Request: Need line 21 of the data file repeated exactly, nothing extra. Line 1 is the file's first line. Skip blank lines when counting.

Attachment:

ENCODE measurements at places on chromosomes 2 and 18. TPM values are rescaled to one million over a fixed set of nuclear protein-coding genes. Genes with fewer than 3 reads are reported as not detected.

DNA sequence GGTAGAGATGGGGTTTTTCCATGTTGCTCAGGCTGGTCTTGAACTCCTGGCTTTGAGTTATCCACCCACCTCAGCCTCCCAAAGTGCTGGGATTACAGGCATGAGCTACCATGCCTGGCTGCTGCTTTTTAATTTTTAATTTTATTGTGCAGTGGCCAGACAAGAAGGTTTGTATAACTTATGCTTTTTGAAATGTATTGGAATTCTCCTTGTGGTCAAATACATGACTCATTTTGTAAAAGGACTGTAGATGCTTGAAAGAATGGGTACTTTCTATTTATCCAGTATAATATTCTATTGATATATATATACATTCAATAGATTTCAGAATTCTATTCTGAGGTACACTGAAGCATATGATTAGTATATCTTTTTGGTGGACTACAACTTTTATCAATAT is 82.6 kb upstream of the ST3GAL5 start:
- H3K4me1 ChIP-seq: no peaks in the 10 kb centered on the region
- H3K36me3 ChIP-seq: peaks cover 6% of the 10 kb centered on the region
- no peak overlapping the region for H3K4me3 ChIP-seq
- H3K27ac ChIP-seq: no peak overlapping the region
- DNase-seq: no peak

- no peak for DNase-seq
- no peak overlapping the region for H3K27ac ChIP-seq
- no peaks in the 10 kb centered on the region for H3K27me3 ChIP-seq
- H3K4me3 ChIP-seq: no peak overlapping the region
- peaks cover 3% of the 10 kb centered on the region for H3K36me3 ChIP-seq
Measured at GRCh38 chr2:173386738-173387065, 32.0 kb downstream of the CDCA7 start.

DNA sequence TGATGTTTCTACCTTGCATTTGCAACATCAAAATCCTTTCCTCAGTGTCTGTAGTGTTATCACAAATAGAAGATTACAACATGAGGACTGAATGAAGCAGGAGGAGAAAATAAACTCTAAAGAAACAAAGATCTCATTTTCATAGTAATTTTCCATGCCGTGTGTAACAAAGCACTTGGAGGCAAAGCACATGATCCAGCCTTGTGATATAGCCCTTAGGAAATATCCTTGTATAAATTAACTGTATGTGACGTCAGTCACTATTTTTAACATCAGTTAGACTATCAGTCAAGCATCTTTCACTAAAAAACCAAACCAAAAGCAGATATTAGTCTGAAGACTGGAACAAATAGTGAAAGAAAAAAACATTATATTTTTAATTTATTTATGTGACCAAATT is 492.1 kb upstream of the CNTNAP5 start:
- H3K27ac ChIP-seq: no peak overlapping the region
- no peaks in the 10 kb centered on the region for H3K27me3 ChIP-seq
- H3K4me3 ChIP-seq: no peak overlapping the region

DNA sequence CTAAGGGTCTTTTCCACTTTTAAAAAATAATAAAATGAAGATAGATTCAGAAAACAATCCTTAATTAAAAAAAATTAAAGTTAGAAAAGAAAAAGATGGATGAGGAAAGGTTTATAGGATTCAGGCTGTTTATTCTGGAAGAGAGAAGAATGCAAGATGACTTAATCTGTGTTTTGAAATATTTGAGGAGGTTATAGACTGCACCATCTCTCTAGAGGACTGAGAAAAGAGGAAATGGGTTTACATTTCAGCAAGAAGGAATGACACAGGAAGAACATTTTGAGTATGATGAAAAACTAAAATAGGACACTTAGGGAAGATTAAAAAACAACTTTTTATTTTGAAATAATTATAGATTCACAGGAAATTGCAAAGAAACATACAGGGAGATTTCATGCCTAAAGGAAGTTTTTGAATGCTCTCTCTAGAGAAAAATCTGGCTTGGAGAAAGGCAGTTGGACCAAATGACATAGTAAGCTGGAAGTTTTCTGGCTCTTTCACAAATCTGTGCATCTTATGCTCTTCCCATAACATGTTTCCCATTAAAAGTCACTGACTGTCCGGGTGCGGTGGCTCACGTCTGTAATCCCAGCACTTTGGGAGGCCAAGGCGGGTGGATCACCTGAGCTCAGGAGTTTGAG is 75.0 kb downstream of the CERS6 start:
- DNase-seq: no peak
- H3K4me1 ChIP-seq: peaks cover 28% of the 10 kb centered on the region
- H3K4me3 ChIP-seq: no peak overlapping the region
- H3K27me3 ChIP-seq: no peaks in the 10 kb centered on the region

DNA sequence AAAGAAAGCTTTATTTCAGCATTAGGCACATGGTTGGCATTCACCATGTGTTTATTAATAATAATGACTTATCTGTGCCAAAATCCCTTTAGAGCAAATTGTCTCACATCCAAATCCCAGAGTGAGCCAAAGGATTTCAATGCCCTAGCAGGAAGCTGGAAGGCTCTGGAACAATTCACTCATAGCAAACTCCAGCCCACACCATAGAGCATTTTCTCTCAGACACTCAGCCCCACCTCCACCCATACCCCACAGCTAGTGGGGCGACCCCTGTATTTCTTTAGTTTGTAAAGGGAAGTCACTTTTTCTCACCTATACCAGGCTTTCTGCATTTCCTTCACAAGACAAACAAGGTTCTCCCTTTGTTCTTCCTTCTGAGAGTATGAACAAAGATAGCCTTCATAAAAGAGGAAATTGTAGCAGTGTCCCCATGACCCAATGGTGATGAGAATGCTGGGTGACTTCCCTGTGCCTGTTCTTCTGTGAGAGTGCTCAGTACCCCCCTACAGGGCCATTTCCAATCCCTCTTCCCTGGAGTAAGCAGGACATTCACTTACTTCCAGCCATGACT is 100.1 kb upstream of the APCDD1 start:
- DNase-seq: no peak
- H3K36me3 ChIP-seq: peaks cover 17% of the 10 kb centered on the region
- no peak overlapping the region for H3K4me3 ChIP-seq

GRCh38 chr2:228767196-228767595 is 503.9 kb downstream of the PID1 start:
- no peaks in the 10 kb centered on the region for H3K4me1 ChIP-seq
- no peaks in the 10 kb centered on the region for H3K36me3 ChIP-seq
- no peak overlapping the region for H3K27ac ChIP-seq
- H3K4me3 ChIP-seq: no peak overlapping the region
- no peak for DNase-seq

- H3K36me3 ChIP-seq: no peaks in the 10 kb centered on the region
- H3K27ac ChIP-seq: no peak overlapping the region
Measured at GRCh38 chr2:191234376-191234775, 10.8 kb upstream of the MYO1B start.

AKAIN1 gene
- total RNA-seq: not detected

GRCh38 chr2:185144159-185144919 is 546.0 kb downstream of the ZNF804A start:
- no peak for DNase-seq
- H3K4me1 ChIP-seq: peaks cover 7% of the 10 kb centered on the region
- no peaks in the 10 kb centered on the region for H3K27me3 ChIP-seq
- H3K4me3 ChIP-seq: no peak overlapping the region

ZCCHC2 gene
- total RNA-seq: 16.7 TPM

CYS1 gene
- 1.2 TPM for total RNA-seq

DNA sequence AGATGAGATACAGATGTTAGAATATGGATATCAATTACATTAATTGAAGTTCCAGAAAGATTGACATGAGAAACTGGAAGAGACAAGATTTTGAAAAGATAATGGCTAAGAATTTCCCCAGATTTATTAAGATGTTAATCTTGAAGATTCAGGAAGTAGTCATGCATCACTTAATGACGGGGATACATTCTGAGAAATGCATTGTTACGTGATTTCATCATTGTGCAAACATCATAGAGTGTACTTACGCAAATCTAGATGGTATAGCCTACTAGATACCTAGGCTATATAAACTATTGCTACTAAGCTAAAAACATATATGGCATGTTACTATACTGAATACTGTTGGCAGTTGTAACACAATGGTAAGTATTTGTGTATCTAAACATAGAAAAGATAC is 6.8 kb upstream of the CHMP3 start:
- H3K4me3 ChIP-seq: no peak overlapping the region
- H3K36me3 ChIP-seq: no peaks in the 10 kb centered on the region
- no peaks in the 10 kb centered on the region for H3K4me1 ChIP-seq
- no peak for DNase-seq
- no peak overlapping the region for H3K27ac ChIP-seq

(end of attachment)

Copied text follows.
- H3K4me3 ChIP-seq: no peak overlapping the region